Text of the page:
Thursday, August 09, 2012

Howard Terpning, Advertising Illustrator

The biography at tells us that Howard Terpning began his commercial art career in Chicago as a member of the famous "Sundblom Circle." This early sample by Terpning certainly suggests he was learning his painting technique from Haddon Sundblom (creator of the famous Coca-Cola Santa Claus).


After finishing his apprenticeship with Sunny, Terpning "moved to Milwaukee, where for three years he painted such subjects as farmers on tractors." Feeling he was finally ready to try his luck in the illustration mecca of New York, he signed on with Stephens, Biondi, De Cicco - the same art studio for whom Lucia Larner worked. Terpning spent five years perfecting his painting technique on mostly advertising art assignments.


Although it's not mentioned in any of the online biographies I read, I have it on good authority that Terpning's next studio was Fredman-Chaite, another New York art studio I presented many posts about just a couple of months ago.

Since we don't have an accurate chronology of this period in Howard Terpning's career, the 1959 ad below may have been done while he was at either SBD or F/C.


Only the barely visible initialed "H.T." verifies that this Orange Crush ad is Howard Terpning's work...


... but that same year (1960) in an ad for McGregor men's fashions, you can see Terpning beginning to explore the distinctive, energetic painting style for which he became known and was much sought-after by clients for the next decade.



Here, for your enjoyment and inspiration, are some more 1960s advertising illustrations by Howard Terpning:


(Worth noting: Terpning seemed to have inherited the Dobbs Hats account from Bob Peak, another Fredman-Chaite Studio member)


Just look at all the dynamic painting details in the background elements of this ad!


Two from 1967...



... and a whole series which I'm guessing are from around 1970.





Now scroll back to the top and marvel at how Terpning's style evolved!

* Thanks to Harold Henriksen and Aron Gagliano of the American Academy of Art for providing most of today's scans.

Howard Terpning was a student at the AAA in Chicago during his early days before his apprenticeship with Haddon Sundblom. He was the academy's distinguished alum at graduation in 2010. Aron had a chance to meet him in person and says, "Spending time with the Terpning’s (Howard and Marlies) was just fantastic. I don’t think I’ve ever met a more gracious couple. All around inspiring people in every way."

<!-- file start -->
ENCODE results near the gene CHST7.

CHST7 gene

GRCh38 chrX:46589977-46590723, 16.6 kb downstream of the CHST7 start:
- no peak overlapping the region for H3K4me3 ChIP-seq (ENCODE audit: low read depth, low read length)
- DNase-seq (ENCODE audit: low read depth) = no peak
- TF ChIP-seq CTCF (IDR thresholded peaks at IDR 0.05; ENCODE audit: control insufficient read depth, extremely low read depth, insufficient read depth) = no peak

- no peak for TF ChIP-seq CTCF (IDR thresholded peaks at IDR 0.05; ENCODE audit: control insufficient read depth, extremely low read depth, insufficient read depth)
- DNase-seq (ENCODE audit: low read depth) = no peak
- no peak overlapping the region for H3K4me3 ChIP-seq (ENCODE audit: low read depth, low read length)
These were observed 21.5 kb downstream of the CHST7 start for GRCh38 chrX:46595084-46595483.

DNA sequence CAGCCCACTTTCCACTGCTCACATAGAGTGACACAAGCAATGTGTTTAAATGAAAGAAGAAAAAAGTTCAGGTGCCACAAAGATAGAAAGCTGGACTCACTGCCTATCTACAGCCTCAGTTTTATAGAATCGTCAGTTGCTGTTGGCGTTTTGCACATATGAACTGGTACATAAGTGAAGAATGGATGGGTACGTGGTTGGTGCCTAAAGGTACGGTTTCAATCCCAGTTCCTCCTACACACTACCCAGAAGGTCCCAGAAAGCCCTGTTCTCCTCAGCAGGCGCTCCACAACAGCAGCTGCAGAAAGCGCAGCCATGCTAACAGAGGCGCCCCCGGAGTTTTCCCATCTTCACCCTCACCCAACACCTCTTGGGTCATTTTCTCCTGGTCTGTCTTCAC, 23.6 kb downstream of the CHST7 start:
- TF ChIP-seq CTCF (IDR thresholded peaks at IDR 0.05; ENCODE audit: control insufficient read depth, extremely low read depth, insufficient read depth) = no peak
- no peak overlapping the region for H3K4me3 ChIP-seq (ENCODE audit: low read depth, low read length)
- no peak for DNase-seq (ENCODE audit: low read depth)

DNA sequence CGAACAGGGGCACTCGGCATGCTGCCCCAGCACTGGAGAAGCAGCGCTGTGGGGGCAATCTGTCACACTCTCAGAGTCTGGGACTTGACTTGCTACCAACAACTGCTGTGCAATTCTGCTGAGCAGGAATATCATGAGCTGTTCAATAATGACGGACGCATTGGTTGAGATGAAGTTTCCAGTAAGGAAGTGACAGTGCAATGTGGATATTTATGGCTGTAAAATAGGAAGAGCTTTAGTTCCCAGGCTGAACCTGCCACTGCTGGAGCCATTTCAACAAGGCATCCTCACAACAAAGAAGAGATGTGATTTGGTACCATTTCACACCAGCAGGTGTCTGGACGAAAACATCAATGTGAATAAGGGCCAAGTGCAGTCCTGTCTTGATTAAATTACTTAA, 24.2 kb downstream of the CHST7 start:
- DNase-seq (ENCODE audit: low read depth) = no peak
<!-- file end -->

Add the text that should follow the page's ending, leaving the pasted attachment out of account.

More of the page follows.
"While Terpning was at the Academy we had a local news channel come in and do a piece on him:"

Artist Howard Terpning | Chicago Tonight | WTTW

Aron also shared a link to the trailer for a recent Howard Terpning documentary, “Portrait of a storyteller,”:


  1. Anonymous12:02 AM

    Wonderful compilation, thank you! Isn’t it striking, how the men in these illustrations are, well, men?
    Today’s men in their 40s and 50s are more like eternaly boys in how they carry themselves. Not only in their manner of dressing themselves — collarless shirts in shriek colours and with loud logos or silly words on them, blue jeans all day long, sneakers and baseball hats — but also in their behaviour and how they talk. And it’s not only blue collar men, or poor people who cannot afford a suit and tie and clean shirt.
    These men depicted here, of what we call The Greatest Generation, somehow pgive off a certain aura that makes you take them seriously. I wonder why we gave that up and what for.

  2. That's a great question, Anonymous; as someone who fits your description (48, jeans and collarless shirt all day, eternally a boy) - and also has the opportunity to spend part of each week "dressing up" in my role as a college instructor, I understand exactly what you're talking about. When I dress 'like a man' for work I do so because I want to be taken seriously - it does make me feel more like an adult. I don't think we've given that up - that's really a generalization, imo, but I think we have rejected a certain amount of the role playing our fathers accepted because I think we saw them as "old men" when they took on that role, and we didn't want to fill those shoes when our turn came. Many of the men of that more serious manly generation retired at 65 and were dead at 67 - or at least it seems that way... I think part of what motivated my generation of men to reject the role our fathers played is a fear of following their footsteps into an early grave!

  3. Anonymous3:31 PM

    I can't find his name in the Society of Illustrators inductees. Any idea why?

  4. Has anyone seen this painting in an add? Possibly for General Electric? It shows a couple under an umbrella with two children, all walking at night on a city street on a wet pavement. Predominantly blue colors. Thanks.

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